30. The future Suite No. 3 for orchestra, Op. 55.
  31. The next day in Letter 2468 to his brother Modest, Tchaikovsky explained his ideas with more detail: "I have still not started work and there is no real inspiration, but on my walks I put down one or two passing ideas in my sketchbook. They are somehow thin and insignificant and I am altogether going through a period of losing confidence in my own creative powers. But even if I am losing my powers, it no longer has such a dispiriting effect on me. I have worked enough and it would not be surprising if I had finally dried up a little".
  32. Mrs Croazot was the governess of Nikolay Davydov's daughters: Mariya and Varvara.
  33. In Letter 2468 to Modest Tchaikovsky, the composer wrote: "I am studying English assiduously... I am very pleased with the English periodical which Miss Eastwood has made me subscribe to". Martha Elizabeth Eastwood (1839-1909) was the English-born tutor to the youngest of Lev Davydov's children.
  34. Lev Davydov travelled to Yelisavetgrad (now the Ukrainian city of Kirovohrad) for a local fair.
  35. Letter 2467 to Nadezhda von Meck, in which Tchaikovsky observed that "the form of my next symphonic composition has become clear these last few days: it shall be a suite".
  36. No letter to Anatoly Tchaikovsky of this date is known, but on this day the composer did write Letter 2469 to Anatoly's wife, Praskovya.
  37. Kosara was a village north of Kamenka.
  38. An acquaintance of Lev Davydov.
  39. Sofya de Stahl (1832-1903), Lev Davydov's older sister, and her husband.
  40. Natalya Andreyevna Plesskaya ("Nata") was Vladimir Plessky's sister , and a very close friend and confidant of Tchaikovsky's own sister Sasha. See Yury Davydov, Записки о П. И. Чайковском (1962), p. 36-37.
  41. Possibly "The Shepherd Pacha, a Turkish Story" by Edouard Laboulaye, in the book More old wives' fables (London, 1884).
  42. Tchaikovsky was planning to present his brother Modest with a collection of autographs of famous musicians, composers and writers from his own correspondence, among them Balakirev, Godard, Rimsky-Korsakov, Tolstoy and Ostrovsky; see the list in Letter 2471 to Modest written on this day.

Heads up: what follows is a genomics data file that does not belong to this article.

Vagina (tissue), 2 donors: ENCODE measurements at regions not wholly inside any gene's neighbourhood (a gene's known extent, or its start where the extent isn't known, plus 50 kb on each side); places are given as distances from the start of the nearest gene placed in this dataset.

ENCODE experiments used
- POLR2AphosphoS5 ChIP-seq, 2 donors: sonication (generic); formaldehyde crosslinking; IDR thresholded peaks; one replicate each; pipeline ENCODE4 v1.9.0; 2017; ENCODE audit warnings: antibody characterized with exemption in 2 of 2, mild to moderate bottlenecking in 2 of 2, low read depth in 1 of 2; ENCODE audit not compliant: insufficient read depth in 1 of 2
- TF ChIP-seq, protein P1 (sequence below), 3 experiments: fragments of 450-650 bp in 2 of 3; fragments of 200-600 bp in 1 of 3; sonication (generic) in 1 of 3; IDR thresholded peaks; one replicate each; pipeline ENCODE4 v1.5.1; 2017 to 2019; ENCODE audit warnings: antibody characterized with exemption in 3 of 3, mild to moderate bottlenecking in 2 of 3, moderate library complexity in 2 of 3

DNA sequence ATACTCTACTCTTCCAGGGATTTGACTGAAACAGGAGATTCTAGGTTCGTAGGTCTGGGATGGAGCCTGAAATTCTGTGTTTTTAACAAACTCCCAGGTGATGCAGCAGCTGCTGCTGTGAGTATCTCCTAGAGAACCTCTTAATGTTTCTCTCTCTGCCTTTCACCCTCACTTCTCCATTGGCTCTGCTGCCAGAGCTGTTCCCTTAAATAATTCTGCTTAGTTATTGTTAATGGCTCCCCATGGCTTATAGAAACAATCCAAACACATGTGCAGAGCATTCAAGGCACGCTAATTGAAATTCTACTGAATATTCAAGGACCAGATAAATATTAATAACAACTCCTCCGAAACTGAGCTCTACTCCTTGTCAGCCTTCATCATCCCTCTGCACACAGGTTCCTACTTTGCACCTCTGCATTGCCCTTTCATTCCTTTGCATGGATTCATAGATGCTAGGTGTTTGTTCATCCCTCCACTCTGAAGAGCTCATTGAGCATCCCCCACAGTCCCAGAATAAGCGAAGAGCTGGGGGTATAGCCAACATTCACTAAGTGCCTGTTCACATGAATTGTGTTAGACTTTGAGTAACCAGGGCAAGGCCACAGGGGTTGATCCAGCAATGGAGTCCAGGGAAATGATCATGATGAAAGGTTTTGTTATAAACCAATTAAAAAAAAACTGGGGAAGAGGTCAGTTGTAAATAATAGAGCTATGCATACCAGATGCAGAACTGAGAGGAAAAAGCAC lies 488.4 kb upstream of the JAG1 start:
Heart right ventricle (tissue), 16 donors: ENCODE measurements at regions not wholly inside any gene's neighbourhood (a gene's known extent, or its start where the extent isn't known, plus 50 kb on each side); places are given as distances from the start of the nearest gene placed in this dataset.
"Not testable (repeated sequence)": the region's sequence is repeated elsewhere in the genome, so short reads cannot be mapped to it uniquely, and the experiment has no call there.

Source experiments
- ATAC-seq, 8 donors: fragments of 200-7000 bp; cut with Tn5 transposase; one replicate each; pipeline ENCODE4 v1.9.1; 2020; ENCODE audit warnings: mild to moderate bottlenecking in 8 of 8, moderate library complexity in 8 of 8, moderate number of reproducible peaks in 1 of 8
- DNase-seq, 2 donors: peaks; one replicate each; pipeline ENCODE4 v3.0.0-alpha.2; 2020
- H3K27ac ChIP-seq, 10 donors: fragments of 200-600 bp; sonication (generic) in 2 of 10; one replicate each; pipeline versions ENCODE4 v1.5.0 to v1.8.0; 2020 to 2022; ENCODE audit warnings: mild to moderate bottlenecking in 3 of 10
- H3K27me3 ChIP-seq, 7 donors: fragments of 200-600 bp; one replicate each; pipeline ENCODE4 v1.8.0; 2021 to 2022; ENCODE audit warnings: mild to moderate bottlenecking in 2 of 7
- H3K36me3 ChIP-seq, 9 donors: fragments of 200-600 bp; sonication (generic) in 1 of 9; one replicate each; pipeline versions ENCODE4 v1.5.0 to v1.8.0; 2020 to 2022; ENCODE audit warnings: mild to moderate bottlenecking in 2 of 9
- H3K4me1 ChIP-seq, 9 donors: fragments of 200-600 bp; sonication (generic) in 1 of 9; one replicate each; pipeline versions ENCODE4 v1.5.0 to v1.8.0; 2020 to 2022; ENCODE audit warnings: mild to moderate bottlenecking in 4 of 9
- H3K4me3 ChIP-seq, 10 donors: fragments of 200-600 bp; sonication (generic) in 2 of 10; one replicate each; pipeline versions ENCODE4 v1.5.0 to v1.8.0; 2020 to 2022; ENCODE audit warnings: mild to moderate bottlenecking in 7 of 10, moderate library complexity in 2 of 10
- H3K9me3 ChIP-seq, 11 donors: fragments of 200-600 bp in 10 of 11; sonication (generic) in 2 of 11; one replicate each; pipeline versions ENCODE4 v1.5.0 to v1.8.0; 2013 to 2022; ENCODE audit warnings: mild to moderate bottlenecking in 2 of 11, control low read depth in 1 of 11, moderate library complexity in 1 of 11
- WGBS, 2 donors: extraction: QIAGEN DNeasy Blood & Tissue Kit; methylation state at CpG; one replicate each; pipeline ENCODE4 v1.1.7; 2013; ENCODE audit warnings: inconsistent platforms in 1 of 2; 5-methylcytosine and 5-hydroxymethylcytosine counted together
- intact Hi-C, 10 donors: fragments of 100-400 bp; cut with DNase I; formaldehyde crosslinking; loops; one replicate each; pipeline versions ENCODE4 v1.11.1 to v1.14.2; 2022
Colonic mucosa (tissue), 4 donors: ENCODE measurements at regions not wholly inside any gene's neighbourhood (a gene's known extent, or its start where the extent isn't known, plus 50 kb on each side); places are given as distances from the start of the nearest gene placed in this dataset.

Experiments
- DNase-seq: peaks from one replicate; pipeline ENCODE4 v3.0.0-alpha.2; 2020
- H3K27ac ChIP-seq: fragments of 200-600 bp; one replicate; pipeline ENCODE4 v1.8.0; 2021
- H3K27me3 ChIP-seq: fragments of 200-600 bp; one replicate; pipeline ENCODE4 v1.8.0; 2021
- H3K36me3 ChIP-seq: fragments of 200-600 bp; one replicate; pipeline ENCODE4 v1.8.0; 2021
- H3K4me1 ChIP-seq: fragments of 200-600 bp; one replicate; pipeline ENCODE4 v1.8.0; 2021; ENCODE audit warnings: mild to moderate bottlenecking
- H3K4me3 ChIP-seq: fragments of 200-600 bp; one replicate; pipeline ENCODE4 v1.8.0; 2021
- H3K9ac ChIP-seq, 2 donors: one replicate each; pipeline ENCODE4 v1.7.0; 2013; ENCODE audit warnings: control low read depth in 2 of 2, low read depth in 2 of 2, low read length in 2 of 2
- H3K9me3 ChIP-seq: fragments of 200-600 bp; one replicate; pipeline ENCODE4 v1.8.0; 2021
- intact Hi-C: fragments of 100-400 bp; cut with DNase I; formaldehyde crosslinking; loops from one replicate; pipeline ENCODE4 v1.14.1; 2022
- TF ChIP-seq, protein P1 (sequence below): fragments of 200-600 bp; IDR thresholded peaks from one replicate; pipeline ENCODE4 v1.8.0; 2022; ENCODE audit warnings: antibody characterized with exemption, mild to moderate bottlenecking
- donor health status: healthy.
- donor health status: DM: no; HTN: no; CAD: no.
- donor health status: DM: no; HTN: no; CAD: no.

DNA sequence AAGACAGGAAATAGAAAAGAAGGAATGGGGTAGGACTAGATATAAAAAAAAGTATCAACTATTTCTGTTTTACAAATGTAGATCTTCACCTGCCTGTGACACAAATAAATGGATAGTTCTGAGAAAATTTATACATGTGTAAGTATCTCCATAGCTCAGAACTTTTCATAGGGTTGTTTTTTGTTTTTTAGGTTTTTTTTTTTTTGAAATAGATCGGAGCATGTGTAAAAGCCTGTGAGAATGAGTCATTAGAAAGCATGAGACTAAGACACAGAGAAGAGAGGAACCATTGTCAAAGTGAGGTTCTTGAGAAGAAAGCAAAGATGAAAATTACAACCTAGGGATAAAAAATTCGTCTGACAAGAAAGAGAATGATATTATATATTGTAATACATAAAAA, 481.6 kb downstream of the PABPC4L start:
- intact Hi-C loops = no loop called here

43. Father John of Kronstadt (1829-1909), a famous priest, canonized in 1964 by the Russian Orthodox Church outside of Russia and more recently by the Moscow Patriarchate.
  44. Usually, in this area of Ukraine, the dry season starts in late April.
  45. Emma Genton, French governess to Nikolay Kondratyev's children, was in love with Tchaikovsky and often made it clear to him it in her letters. Tchaikovsky was irritated by her confessions, but usually responded to her politely.
  46. Tchaikovsky is referring here to Vera Butakova's indignation at the daily games of vint.
  47. Here and later on Tchaikovsky makes reference to certain feelings he coded as "X" and "Z". A superficial reading of these entries has led some biographers to insist that this code relates directly to the composer's homosexuality and, moreover, that they testify to his secret suffering from his sexual orientation (e.g. Wladimir Lakond, The Diaries of Tchaikovsky (1945), p. 27; David Brown, Tchaikovsky. A biographical and critical study, vol. 3 (1986), p. 257; Anthony Holden, Tchaikovsky (1995), p. 234-236). However, a careful reading of the diary entries with "X" and "Z", however, makes it quite clear that they had no connection to sexuality of any sort. In fact, "Z", the principal symbol used in the diary, occurs solely in the context of cards and gambling (first noted by Boris Asafyev in Eugene Onegin and Tchaikovsky's marriage (1924), p. 37), and as a result of his earlier daily disappointments and distress in regard to his routine in the Davydov's household. It seems that the main source of those shifts of his mood had to do with his reaction to the behaviour of his own sister Aleksandra, who was a morphine addict and behaved unpredictably. Tchaikovsky felt happy with his life at Kamenka before his sister returned from Saint Petersburg. In Letter 2468 to Modest Tchaikovsky, 18/30 April 1884, he confessed that he was "up till now, extremely pleased" with his stay in Kamenka and had "such peace of mind and physical well being that could not be improved on". With Aleksandra's arrival, new arrangements concerning dining, menu and leisure time were imposed on the household, and this change upset him considerably. A year earlier, 14/26 April 1883, writing to Modest in Letter 2262, Tchaikovsky remarked on this peculiarity of his psyche: "My conscience continually reproaches me for poisoning the life of everyone around me, even those whom I love more than anything in the world, with my irritability and habit of forever becoming angry at something indefinite". But when his sister became his card-playing partner, his passion for cards, bordering on addiction, gave rise to a spectrum of negative emotions, ranging from simple irritation and anger, to spite and even hatred. A conflict distinctly emerged between the resentment directed at others and the consequent resentment directed at himself, indicated in the diary’s entries, respectively, by "Z" and "X". See also Alexander Poznansky, Tchaikovsky. The quest for the inner man (1993), p. 436-440.